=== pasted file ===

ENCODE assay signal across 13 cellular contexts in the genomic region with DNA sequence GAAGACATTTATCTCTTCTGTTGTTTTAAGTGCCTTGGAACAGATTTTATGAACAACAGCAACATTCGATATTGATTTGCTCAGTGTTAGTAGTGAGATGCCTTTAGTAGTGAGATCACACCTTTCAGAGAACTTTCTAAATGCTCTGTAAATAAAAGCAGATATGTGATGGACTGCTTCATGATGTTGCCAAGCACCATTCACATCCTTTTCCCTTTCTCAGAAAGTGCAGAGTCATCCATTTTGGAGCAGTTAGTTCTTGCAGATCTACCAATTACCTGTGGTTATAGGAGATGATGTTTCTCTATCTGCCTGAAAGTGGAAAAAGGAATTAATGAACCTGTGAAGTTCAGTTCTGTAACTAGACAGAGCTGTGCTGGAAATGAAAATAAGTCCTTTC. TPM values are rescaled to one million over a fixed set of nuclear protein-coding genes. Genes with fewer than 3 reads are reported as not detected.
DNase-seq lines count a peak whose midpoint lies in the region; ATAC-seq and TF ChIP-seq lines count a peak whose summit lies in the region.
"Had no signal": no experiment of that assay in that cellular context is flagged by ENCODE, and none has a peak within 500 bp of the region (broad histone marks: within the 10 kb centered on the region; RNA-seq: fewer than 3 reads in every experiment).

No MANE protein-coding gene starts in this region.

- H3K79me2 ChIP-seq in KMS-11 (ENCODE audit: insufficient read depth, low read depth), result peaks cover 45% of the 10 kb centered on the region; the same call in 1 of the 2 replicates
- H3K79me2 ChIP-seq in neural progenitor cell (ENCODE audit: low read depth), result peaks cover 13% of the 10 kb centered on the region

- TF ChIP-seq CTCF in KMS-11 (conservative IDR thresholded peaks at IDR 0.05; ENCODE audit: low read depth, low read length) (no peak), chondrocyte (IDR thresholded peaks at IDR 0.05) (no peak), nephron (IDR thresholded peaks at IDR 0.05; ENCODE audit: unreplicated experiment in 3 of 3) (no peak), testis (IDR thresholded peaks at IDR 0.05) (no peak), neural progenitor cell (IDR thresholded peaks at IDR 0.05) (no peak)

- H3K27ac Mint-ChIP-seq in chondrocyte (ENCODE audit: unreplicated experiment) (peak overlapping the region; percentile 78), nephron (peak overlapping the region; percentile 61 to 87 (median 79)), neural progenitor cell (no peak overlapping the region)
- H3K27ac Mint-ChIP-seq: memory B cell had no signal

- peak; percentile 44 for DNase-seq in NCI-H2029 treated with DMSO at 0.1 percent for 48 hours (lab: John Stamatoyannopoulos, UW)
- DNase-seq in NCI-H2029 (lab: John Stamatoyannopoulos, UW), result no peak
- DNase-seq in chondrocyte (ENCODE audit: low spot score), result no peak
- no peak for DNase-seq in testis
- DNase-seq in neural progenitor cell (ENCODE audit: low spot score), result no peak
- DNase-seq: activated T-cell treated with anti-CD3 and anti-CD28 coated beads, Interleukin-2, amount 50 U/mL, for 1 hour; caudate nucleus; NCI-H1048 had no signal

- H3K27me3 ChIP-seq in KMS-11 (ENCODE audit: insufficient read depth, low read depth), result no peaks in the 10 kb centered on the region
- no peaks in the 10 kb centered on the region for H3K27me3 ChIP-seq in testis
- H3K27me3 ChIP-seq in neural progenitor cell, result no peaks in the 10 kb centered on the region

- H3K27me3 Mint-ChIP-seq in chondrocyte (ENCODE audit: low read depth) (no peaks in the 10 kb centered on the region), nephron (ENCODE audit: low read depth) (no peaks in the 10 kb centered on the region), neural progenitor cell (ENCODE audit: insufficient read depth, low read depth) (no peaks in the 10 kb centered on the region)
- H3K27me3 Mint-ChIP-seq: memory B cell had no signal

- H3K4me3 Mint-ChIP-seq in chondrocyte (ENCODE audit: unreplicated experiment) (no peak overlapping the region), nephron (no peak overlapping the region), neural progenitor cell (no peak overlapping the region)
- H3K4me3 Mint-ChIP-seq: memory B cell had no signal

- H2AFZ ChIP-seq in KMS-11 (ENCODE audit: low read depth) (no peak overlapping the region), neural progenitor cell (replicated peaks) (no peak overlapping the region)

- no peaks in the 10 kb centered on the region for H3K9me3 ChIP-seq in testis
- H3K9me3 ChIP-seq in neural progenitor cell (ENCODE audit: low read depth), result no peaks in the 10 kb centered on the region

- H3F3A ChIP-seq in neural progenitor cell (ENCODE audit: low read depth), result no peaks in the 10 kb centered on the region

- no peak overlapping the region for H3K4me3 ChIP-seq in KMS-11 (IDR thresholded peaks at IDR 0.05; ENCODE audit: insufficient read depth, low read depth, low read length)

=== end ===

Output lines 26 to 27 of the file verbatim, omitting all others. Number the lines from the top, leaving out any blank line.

- H3F3A ChIP-seq in neural progenitor cell (ENCODE audit: low read depth), result no peaks in the 10 kb centered on the region

- no peak overlapping the region for H3K4me3 ChIP-seq in KMS-11 (IDR thresholded peaks at IDR 0.05; ENCODE audit: insufficient read depth, low read depth, low read length)